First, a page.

It was a ball of grease so enormous, so destructive and so repugnant that not just London, but the whole world, recoiled in horror. The city’s biggest-ever fatberg lurked under Kingston-upon-Thames for three weeks while engineers tried to dislodge it. It will take a further six to repair the damage it caused. This bus-sized sewer monster may have been remarkable for its sheer size, but it has hundreds of relatives sitting in wait beneath streets across Britain. And it’s getting worse.
Fatbergs are primarily caused by the oils, fats and grease disposed by households into the sewer system. Although these substances normally appear as liquids in the kitchen, they become solid at low temperatures in the sewers.
Items such as cotton buds and wet wipes, which do not disintegrate in the sewers like toilet paper, provide structural support for the fatbergs to latch onto and continue to grow. This leads to the blockage of sewers with resulting sewage overflow. Waste food materials such as peas, beans and other vegetable pieces also add to the problem if disposed of into the drains. Fatbergs anchor themselves to the sewer walls as the partially degraded fat reacts with calcium in sewage to form hardened soap.
Fat in sewage has been a gradually increasing problem as diet and lifestyles have evolved. Over the past three to four decades, the increase in fat, oil and grease in sewage initially caused “fat balls” in sewage and as these grew larger in size, they have been recently described as fatbergs.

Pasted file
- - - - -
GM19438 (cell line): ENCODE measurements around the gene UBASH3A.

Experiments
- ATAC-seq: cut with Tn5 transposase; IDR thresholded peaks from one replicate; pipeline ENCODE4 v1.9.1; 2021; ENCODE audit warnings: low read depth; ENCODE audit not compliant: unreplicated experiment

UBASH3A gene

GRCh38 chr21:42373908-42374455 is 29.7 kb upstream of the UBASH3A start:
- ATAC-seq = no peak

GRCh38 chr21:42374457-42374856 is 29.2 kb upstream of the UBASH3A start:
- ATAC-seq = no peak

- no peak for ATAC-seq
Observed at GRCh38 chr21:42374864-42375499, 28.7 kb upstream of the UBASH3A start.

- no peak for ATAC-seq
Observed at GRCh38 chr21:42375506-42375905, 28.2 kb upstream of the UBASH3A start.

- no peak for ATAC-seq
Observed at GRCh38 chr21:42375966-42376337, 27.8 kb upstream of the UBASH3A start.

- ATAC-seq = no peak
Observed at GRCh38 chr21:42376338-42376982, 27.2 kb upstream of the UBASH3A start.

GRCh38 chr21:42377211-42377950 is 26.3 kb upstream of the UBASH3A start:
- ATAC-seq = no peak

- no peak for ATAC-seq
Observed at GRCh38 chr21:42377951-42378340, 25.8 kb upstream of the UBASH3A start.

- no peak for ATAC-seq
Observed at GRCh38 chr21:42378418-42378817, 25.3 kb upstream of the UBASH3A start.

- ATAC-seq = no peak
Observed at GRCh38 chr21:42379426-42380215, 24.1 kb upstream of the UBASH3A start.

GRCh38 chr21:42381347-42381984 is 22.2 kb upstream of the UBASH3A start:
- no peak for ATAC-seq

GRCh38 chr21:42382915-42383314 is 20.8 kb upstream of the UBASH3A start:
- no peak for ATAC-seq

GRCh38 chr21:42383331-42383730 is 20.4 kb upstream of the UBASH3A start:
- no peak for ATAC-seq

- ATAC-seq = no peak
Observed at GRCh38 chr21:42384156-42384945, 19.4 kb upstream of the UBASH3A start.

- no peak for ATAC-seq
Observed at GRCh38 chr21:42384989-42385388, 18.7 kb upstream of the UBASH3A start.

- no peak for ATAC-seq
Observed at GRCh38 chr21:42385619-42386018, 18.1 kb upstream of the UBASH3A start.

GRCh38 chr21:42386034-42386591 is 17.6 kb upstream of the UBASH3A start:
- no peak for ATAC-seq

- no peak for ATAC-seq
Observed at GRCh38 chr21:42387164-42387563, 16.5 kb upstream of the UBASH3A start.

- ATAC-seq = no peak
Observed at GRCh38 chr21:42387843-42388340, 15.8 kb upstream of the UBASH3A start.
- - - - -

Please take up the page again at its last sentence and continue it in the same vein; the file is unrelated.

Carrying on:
The problem of fatbergs was simply not anticipated when most of London’s sewers were built more 140 years ago. This is because the diet of the citizens of 19th century London was significantly different to what we consume today. As fatty and fast food consumption has increased, so has the fat in the drains beneath our feet.
The Victorian brick lined sewers are ill-equipped to cope with this problem. And it’s expensive. London spends nearly £20 million pounds every year to clean blocked drains because of fat deposits. There is also the cost of damage to the pipes and to the houses affected by sewage overflow.
Most commonly, fatbergs are removed by hand-shovelling. Jet pressure is also used either to break it up into small pieces, so they are carried with the sewage to the treatment plant, or to be removed by vacuum suction. There are new chemical and biochemical methods being developed, but these are not deployed on large scale yet.
A new waste to energy plant is being built to convert the harvested fatbergs from sewers to energy, most of which will be used to generate power for Beckton sewage works. A 16-mile new sewage tunnel is also being built to reduce load on the existing system. Another proposed solution is for fat traps to be installed in restaurants to capture oil and fat at the source before they enter the sewage system.
But if we really want to fight fatbergs, we have to change our domestic habits. And it’s relatively straightforward. We can minimise the problem of fatbergs by refraining from disposing oil and fat down the sink, removing oil and fat from plates and pans before they are put in the dishwasher, and throwing wet wipes and other non-degradable items in the bin, rather than flushing them.
Source: The Conversation, story by Rao Bhamidimarri